On 14/05/2019 09:31, Daniel Bowen wrote:
They concluded the reservation (particularly Caulfield to Oakleigh)
wasn't wide enough to do 4 tracks without acquiring hundreds of
They also decided they wanted to try and minimise disruption during
construction (eg trains could keep running at ground level while
most of the elevated structure was built), and maximise use of open
space under the tracks when they had finished (hence the design
which lets in light and rain).
All of which means express/stopper issues are not yet addressed, but
what the line has ended up with ticks most of the other boxes.
On 14/05/2019 10:49, Prescott wrote:
Ticking nine boxes out of ten with the prospect of the tenth being
ticked precluded forever into the future isn't really a solution.
I guess it's a matter of priorities.
The centralised transport planner may be focussed on getting vehicles and people along a route with maximum efficiency - and not consider the amenity of the people who live along the route (and probably also use the route).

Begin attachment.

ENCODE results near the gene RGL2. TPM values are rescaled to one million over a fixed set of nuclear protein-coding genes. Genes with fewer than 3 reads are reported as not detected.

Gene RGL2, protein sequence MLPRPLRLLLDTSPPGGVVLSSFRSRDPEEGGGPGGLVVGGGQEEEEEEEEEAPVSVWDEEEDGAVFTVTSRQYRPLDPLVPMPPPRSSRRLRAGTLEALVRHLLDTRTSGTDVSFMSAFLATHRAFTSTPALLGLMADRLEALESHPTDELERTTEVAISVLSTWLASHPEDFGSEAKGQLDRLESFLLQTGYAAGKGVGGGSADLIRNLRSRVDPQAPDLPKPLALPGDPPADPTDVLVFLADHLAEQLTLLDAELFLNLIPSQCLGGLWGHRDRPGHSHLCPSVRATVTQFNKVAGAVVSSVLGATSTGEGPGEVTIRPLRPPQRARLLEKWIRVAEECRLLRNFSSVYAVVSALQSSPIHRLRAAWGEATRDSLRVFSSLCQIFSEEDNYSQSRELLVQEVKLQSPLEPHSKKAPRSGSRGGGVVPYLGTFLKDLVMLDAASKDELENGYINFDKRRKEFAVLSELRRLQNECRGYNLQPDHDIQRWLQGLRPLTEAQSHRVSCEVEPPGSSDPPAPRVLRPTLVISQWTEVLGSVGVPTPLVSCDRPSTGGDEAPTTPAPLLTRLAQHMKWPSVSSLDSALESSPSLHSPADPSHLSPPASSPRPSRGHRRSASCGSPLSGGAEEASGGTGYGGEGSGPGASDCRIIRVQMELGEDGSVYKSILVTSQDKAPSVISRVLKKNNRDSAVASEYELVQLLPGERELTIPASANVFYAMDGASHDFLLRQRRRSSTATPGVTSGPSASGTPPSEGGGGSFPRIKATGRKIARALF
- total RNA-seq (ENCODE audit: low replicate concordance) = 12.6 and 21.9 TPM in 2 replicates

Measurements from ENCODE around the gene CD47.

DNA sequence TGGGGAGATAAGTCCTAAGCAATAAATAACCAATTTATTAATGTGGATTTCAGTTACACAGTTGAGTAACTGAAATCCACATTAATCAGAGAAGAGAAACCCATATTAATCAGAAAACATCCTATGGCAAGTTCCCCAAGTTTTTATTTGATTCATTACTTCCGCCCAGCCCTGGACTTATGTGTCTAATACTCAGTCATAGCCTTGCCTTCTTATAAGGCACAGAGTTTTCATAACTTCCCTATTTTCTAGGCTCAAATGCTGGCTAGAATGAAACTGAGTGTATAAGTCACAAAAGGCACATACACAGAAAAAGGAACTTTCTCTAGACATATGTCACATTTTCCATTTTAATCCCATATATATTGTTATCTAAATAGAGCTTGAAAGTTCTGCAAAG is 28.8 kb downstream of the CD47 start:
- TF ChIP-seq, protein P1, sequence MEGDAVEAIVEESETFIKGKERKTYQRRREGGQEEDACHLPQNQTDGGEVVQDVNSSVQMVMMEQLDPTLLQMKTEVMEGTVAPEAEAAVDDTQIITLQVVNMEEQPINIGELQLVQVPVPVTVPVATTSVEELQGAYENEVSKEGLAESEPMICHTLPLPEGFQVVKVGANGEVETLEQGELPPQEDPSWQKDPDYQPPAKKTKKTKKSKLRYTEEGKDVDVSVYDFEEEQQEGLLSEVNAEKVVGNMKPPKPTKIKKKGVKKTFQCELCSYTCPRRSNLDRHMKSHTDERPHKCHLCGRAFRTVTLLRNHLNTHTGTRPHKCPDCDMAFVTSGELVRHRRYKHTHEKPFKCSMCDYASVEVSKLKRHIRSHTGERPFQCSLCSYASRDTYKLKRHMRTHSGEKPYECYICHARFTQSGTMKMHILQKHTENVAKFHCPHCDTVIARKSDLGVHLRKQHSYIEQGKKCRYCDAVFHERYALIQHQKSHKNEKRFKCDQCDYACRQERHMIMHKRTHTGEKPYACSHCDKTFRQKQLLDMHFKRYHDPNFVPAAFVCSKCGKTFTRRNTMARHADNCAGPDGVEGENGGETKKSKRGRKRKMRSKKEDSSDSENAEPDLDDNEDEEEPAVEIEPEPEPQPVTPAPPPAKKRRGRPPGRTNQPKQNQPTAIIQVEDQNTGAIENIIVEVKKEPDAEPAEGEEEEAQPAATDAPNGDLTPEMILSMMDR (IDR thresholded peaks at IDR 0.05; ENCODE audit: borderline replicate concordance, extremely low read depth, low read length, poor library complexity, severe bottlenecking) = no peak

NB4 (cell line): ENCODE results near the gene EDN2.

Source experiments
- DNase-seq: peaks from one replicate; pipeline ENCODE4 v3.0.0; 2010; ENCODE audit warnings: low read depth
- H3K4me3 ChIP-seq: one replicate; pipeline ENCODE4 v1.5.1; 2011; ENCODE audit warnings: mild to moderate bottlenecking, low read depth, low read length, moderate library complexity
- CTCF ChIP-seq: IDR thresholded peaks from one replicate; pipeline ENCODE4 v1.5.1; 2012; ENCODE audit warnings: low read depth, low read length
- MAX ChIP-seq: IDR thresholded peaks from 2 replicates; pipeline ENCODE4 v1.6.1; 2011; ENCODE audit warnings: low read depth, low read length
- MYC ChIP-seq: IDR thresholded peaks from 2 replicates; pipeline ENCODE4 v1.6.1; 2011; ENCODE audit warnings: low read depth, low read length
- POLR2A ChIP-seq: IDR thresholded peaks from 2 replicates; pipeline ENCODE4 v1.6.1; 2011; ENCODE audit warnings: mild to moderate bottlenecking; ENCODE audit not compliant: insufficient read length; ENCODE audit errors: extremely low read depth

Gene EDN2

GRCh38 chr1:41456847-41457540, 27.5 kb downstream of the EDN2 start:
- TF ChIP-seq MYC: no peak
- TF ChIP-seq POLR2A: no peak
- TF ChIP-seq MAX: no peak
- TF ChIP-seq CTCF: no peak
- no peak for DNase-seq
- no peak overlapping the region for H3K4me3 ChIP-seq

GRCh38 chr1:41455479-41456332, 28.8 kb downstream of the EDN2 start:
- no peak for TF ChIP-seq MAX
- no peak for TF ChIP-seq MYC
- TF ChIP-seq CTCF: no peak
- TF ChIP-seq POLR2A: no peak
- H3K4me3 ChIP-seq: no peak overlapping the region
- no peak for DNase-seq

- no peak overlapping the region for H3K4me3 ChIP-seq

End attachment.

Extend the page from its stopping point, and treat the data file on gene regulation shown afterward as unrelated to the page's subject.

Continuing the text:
A broader more democratic view takes into account the community.
For example, Sydney Rd traffic would flow much better if there was a total ban on parking and both lanes in each direction were used for tram and motor traffic.
However, that would destroy the road as a community, entertainment and shopping precinct - which is what it currently is - and The Peoples Republic of Moreland (aka Moreland City Council) are planning to keep Sydney Rd alive as a vibrant community precinct.
A good compromise is a system of Clearways - no parking during peak periods - which is currently what applies.
For the "Skyrail" the community along the line benefits greatly from the newly created open space ... and even those who opposed it originally are now speaking in favour of it.
See: https://tinyurl.com/yxwcyflo for an article in today's paper.
So lets not turn our city streets into traffic sewers.
Mal Rowe - who prefers to live in a democracy rather than a "centrally planned" society